Koh Samui

Over View

Ko Samui (or Koh Samui, Thai: เกาะสมุย, pronounced `{`kɔ̀ʔ.sàʔ.mǔj`}`) is an island off the east coast of the Kra Isthmus, Thailand. Geographically in the Chumphon Archipelago, it is part of Surat Thani Province, though as of 2012, Ko Samui was granted municipal status and thus is now locally self-governing. Ko Samui is Thailand's second-largest island after Phuket, with an area of 228.7 km2, a population of over 63,000 and a hotel occupancy rate of 73% as the number of visitors increases. Abundant tourist resources, sandy beaches, coral reefs, and coconut trees are present on the island.

The island was probably first inhabited about 15 centuries ago, settled by fishermen from the Malay Peninsula and southern China. It appears on Chinese maps dating back to 1687, under the name Pulo Cornam.`{`citation needed`}`

The origin of the name samui is unknown. It may come from the Sanskrit-Tamil word สมวย, meaning 'sea weather'. Or it may derive from the name of a tree known locally in southern Thailand as ต้นหมุย (full name ต้นสมุย). A third possibility is that it originated from early Hainanese traders to Samui. In Hainanese Chinese, เซ่าบ่วย means 'first island', 'barrier', or 'door'.`{`citation needed`}` As it was their first port of call in Thailand, it became its name and evolved over time to สมุย. Some people believe that the word ``samui`` derives from the Malay word saboey, or 'safe haven'. There is no firm corroboration of any of these theories. Ko is the Thai word for ``island``.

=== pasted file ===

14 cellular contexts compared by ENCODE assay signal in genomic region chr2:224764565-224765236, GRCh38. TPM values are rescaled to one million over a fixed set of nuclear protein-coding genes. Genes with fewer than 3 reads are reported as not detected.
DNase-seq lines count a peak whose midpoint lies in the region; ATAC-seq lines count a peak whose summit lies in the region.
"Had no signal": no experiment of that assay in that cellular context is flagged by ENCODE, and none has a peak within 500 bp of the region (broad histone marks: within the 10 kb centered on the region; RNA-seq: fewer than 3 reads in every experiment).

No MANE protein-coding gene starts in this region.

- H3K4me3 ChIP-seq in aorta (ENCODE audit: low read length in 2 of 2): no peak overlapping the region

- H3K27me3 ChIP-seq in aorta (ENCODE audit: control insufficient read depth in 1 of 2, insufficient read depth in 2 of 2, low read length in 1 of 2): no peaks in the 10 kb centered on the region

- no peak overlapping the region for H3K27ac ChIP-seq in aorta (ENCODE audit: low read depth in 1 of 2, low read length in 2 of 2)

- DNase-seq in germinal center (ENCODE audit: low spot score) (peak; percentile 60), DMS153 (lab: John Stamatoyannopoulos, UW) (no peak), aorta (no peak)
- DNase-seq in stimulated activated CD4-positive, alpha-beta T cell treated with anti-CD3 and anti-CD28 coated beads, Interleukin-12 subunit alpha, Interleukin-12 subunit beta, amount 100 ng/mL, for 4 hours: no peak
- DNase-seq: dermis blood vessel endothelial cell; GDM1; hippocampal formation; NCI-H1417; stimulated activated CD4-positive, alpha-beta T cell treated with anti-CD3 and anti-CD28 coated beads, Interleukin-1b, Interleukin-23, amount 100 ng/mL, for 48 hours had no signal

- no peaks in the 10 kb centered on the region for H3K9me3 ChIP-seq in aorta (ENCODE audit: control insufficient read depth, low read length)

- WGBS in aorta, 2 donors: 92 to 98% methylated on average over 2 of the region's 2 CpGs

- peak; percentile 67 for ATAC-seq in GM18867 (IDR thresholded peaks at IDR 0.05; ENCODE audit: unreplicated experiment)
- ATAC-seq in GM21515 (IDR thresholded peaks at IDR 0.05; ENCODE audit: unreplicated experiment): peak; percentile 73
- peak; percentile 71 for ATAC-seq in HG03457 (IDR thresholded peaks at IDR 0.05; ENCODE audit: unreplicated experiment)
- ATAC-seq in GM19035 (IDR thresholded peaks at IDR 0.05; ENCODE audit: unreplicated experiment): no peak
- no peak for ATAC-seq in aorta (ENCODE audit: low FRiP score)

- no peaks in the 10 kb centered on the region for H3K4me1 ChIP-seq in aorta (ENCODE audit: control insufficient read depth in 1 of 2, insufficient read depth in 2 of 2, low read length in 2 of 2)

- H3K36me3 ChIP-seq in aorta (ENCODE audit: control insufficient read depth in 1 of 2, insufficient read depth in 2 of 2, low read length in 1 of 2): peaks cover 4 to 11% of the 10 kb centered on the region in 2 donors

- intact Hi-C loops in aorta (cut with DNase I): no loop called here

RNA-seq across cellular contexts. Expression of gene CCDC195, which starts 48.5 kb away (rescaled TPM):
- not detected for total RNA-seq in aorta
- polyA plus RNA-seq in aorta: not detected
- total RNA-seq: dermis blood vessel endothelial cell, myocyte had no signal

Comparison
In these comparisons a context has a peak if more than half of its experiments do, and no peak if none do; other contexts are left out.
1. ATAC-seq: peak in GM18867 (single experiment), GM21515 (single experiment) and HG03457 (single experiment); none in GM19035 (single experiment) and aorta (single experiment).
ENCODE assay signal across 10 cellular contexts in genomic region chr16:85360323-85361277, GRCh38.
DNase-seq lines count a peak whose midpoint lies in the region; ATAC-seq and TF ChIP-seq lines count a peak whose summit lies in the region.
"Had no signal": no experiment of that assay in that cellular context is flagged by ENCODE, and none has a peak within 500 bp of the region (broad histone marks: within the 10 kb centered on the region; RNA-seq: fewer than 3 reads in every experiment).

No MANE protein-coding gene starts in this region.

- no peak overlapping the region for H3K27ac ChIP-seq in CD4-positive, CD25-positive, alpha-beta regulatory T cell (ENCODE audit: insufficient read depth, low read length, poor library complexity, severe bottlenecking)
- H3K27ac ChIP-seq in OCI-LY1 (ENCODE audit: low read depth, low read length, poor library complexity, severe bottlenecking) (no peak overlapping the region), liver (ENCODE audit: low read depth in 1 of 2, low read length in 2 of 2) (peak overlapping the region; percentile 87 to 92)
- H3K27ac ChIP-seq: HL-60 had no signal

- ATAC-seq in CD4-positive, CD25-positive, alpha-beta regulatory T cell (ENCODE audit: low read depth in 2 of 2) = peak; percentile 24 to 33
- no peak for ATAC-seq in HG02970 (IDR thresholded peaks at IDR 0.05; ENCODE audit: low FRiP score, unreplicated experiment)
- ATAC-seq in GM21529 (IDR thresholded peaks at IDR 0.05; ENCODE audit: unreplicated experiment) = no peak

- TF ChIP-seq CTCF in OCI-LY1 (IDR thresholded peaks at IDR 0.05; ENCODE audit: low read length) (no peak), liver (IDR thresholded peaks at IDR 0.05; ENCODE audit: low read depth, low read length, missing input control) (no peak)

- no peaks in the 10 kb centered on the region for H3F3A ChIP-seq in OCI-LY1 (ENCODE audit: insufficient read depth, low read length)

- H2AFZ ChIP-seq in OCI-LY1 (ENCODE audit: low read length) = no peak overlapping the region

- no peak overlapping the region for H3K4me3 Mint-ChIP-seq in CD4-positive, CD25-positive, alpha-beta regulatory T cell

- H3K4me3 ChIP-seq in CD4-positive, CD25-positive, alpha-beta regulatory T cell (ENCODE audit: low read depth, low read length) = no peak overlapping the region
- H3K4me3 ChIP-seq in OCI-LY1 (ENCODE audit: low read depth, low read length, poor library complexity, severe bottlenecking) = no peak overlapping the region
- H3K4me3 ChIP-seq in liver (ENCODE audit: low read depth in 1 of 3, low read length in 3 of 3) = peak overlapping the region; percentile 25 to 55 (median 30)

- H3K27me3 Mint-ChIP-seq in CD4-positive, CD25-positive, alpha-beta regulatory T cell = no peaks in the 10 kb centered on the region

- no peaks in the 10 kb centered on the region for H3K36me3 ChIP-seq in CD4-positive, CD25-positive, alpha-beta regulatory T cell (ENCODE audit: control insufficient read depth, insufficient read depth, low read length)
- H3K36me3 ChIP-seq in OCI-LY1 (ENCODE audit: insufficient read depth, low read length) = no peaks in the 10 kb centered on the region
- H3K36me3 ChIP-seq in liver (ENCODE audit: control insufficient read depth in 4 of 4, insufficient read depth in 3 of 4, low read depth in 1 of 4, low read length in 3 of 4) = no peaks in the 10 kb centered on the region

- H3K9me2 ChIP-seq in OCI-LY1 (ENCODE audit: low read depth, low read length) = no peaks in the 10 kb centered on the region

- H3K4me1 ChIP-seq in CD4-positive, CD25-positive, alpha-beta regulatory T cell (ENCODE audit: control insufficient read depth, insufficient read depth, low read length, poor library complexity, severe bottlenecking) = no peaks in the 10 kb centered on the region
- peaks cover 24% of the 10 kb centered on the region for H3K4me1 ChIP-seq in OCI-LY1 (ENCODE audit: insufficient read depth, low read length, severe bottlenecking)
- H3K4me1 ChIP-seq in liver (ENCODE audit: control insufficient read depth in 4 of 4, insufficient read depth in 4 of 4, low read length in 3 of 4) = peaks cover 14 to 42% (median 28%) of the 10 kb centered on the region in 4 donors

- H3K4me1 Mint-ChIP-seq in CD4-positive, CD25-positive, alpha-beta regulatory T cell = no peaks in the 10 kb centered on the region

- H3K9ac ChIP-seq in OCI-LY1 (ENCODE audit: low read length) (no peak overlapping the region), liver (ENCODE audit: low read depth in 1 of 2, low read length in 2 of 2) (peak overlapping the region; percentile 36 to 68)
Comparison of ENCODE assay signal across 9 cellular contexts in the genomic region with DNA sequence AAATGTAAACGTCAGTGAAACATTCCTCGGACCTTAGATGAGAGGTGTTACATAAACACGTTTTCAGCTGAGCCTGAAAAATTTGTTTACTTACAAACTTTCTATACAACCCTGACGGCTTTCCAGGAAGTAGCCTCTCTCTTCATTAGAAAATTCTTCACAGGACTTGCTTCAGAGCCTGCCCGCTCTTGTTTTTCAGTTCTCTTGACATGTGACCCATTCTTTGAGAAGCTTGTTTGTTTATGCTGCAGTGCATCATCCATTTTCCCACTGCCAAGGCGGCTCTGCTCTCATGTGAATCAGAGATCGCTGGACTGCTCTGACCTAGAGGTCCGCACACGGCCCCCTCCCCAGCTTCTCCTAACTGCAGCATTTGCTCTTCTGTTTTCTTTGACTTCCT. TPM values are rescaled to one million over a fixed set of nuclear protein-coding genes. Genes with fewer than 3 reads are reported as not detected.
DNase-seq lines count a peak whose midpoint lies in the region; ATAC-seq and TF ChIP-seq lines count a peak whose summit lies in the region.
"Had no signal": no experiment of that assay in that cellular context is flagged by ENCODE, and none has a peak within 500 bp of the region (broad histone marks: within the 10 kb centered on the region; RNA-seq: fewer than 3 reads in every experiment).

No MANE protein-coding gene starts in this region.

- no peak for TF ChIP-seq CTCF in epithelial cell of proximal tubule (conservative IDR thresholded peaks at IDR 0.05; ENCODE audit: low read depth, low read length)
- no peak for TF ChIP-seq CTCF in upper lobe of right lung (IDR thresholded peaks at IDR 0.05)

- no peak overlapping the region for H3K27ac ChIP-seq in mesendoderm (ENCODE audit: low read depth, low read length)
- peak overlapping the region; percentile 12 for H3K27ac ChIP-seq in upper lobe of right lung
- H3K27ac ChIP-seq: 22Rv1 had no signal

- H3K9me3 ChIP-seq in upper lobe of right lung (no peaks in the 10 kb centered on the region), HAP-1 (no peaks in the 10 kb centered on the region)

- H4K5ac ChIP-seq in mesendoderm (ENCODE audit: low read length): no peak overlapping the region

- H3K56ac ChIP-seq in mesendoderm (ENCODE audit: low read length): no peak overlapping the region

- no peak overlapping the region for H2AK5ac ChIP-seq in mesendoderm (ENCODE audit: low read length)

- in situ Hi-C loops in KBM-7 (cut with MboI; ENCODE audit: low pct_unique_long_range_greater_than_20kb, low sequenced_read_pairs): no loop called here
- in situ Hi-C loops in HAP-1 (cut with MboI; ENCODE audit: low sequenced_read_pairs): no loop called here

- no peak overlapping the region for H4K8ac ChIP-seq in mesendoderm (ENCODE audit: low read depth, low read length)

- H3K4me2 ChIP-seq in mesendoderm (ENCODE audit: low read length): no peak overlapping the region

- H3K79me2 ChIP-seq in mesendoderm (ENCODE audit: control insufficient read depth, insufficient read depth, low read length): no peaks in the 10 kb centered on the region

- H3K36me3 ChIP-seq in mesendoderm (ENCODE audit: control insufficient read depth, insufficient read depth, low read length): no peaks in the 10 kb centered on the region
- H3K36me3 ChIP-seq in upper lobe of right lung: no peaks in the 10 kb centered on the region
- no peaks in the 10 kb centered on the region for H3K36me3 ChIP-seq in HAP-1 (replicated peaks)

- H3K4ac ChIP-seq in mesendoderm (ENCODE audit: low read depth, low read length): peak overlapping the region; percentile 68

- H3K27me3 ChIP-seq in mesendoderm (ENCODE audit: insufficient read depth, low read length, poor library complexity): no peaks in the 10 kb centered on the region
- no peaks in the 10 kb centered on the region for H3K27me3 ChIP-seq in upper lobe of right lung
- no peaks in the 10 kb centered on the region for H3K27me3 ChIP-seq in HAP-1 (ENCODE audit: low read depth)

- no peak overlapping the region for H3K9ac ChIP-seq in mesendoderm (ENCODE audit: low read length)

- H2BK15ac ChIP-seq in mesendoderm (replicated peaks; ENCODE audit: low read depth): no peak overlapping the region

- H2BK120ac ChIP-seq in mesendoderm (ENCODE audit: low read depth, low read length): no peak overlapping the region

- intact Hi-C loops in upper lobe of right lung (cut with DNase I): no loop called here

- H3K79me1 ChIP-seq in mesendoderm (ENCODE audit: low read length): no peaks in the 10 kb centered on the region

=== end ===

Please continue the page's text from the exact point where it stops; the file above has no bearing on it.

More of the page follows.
Until the late-20th century, Ko Samui was an isolated self-sufficient community, having little connection with the mainland of Thailand. The island was without roads until the early 1970s, and the 15 km journey from one side of the island to the other could involve a whole-day trek through the mountainous central jungles.

Ko Samui's economy now is based primarily on a successful tourist industry, as well as exports of coconut and rubber.

Economic growth has brought not only prosperity, but also major changes to the island's environment and culture.

Explore the City

The City Maps

Get Updates & More

Thoughtful thoughts to your inbox